Home News Skyscrapers and 'super' trees stand neck to neck with Singapore's 'invisible poor'

Skyscrapers and ‘super’ trees stand neck to neck with Singapore’s ‘invisible poor’

Singapore's sustained infrastructure development and unrelenting pursuit towards global connectivity may be successfully masking the burgeoning poverty of Singaporeans




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Singapore emerged tops among South East Asian countries in Mercer’s 2019 Best Quality of Life Survey. The 39 standards upon which the survey was based include housing, political stability, crime, leisure, air pollution, infrastructure, the health system, education, and the economy.

How it came to be
Five decades ago, Singapore was an emergent country with a GDP per capita of less than US$320. Today, Singapore is an ultra-industrialised society and an entrepôt where trade continues to play a vital function in its economy.

The Port of Singapore is now the world’s busiest transshipment port, surpassing Hong Kong and Rotterdam. In terms of total cargo tonnage handled, it has become the world’s second busiest, behind only the Port of Shanghai.

Singapore’s tourism industry is likewise thriving, drawing in over 10 million visitors every year. Similarly, banking has significantly grown in recent years and many assets formerly held in Switzerland banks have been moved to Singapore due to favorable banking regulations.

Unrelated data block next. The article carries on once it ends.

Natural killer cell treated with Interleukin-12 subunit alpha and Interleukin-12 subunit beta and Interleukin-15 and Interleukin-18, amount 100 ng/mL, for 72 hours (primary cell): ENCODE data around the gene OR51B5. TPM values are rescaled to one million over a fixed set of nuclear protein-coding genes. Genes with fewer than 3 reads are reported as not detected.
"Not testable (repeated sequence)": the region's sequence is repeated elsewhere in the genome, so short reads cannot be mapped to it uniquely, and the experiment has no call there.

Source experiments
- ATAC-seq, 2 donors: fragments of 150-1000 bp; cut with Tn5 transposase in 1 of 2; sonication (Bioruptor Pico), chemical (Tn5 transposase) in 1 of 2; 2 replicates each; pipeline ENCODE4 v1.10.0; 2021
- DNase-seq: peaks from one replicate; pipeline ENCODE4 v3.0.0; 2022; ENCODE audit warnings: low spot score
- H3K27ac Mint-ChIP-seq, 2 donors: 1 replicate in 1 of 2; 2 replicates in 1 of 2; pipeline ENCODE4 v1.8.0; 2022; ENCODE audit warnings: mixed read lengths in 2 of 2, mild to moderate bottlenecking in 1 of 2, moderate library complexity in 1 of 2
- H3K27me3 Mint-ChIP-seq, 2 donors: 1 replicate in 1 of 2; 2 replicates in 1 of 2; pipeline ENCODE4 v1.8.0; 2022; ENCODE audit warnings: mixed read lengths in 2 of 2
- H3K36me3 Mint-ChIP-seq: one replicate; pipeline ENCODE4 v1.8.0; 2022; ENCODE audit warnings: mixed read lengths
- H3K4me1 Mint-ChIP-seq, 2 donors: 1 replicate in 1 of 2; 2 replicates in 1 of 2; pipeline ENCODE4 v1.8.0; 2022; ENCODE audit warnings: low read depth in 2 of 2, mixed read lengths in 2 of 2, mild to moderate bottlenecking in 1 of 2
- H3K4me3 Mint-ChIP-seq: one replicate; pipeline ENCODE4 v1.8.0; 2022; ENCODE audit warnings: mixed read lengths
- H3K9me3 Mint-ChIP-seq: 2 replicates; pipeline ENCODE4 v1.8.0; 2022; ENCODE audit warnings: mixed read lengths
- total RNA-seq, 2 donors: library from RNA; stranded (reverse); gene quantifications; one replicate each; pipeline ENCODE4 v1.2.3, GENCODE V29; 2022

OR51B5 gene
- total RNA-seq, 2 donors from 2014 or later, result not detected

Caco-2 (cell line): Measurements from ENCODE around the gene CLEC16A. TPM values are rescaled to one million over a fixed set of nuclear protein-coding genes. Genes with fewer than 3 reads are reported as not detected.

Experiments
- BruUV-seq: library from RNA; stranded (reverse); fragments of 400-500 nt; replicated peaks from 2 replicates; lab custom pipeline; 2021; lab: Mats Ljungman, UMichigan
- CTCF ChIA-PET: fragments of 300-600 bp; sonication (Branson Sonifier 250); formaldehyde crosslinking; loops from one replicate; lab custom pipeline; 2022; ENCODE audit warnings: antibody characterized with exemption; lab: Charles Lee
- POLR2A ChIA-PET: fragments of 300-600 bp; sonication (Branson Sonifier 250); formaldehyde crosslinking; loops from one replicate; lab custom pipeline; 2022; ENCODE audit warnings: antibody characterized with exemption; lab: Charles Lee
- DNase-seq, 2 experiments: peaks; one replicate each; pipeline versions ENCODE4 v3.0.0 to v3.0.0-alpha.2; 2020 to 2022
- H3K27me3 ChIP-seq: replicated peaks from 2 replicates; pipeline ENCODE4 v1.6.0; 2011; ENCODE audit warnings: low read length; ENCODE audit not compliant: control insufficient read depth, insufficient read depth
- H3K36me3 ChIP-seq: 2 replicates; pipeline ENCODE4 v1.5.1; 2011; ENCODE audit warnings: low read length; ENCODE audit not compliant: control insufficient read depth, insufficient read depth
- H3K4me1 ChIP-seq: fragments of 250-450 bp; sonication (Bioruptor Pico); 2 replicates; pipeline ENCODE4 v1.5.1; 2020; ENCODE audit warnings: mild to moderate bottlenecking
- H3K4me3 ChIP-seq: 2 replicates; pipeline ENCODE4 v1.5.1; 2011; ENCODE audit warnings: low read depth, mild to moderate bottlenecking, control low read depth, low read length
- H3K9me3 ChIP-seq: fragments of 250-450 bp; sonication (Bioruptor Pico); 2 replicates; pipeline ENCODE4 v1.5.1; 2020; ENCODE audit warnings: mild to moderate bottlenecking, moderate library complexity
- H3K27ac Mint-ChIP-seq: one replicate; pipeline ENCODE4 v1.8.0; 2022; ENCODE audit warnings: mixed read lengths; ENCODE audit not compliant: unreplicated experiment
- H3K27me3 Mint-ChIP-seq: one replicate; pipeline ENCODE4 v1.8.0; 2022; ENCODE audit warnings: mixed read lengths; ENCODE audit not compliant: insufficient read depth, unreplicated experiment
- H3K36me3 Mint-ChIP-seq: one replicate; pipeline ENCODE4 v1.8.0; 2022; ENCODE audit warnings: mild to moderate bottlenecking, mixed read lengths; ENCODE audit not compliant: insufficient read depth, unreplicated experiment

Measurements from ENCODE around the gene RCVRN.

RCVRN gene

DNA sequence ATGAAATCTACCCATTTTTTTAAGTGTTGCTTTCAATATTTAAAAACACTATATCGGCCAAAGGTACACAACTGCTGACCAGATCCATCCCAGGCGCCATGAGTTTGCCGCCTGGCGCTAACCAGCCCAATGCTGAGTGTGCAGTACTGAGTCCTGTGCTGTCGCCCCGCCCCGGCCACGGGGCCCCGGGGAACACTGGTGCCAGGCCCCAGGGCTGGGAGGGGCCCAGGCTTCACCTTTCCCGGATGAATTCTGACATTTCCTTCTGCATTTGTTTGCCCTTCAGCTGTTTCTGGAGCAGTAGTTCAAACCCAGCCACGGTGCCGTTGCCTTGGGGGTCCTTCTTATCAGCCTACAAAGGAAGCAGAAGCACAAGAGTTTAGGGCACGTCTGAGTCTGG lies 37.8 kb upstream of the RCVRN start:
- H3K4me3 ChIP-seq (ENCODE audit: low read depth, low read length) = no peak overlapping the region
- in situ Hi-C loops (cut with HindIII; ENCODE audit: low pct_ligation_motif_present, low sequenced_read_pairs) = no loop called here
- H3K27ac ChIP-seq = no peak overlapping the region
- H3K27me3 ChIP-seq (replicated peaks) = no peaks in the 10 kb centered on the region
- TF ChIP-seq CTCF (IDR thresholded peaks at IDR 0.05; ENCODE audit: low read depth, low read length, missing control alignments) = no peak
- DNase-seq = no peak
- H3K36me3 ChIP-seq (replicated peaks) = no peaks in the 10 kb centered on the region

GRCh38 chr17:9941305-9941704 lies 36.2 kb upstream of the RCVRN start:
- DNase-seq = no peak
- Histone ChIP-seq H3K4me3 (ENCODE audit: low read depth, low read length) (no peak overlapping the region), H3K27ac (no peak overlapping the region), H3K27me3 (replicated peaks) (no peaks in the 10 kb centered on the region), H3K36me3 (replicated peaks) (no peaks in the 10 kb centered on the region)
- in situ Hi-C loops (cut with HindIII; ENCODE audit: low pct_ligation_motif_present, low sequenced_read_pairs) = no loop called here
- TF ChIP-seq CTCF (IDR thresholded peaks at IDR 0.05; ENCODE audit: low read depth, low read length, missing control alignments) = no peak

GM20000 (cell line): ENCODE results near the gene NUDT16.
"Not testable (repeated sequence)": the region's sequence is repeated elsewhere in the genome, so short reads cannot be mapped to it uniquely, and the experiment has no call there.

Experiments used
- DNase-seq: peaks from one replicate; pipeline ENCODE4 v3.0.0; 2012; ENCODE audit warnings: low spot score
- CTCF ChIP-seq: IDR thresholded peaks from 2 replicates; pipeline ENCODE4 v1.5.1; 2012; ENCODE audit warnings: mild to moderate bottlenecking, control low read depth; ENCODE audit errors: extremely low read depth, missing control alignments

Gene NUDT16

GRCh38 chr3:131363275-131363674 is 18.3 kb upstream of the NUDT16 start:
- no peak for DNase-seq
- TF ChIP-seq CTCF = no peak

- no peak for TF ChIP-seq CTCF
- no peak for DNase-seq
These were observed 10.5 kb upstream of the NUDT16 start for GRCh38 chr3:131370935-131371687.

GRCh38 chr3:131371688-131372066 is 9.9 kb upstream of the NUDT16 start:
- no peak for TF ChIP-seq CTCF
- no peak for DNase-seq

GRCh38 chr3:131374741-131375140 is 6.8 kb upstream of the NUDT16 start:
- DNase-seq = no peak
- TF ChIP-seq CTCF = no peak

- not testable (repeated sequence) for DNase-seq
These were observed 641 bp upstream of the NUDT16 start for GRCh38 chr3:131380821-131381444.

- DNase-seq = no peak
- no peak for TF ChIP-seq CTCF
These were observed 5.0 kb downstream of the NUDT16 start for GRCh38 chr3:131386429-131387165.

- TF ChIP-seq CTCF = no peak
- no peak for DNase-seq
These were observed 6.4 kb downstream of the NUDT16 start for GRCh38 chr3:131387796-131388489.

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The industry on biotechnology has also burgeoned with giant drug makers like GlaxoSmithKline, Pfizer, and Merck & Co. doing business in the once struggling city-state.

Despite its diminutive size, Singapore is now the 15th biggest trading partner of the United States and has continued to forge and establish robust trade agreements with a number of countries in South America, Europe, and Asia.

There are currently over 3,000 multinational corporations operating in the country, accounting for more than two-thirds of its manufacturing output and direct export sales.

With an aggregate land area of just 433 square miles and a small labor force of 3 million people, Singapore is able to produce a GDP that surpasses S$300 billion dollars annually. At present, Singapore is considered one of the best places to live on earth.

Is it?
Despite its being an economic miracle, is Singapore really the best location to reside in? Can an ordinary 8-5 employee live comfortably and achieve work-life balance without sacrificing so many things in life?

Cost of living
The Economist Intelligence Unit’s Worldwide Cost of Living (WCOL) 2018 ranked Singapore as the most expensive city in the world. Certain items in the basket of prices are indeed extremely expensive driving up Singapore’s overall cost of living.

An example of this is the price of a car which is notoriously sky-high because before buying a car in Singapore, one needs to obtain a Certificate of Entitlement (COE) and this costs anywhere from S$30,000 to S$60,000, which is only valid for 10 years. Coupled with the fees, taxes and the dealer’s margin, a Volkswagen Jetta that usually costs around S$25,000 can cost S$120,000 in Singapore.

Brief facts and numbers
In 2008, 23,000 children were found to be malnourished in Singapore. In 2011, 1 in 3 elderly Singaporeans  were not eating right. In 2012, 1 in 10 Singaporeans were unable to meet basic needs in the form of food, clothing, shelter, and other essential expenditures.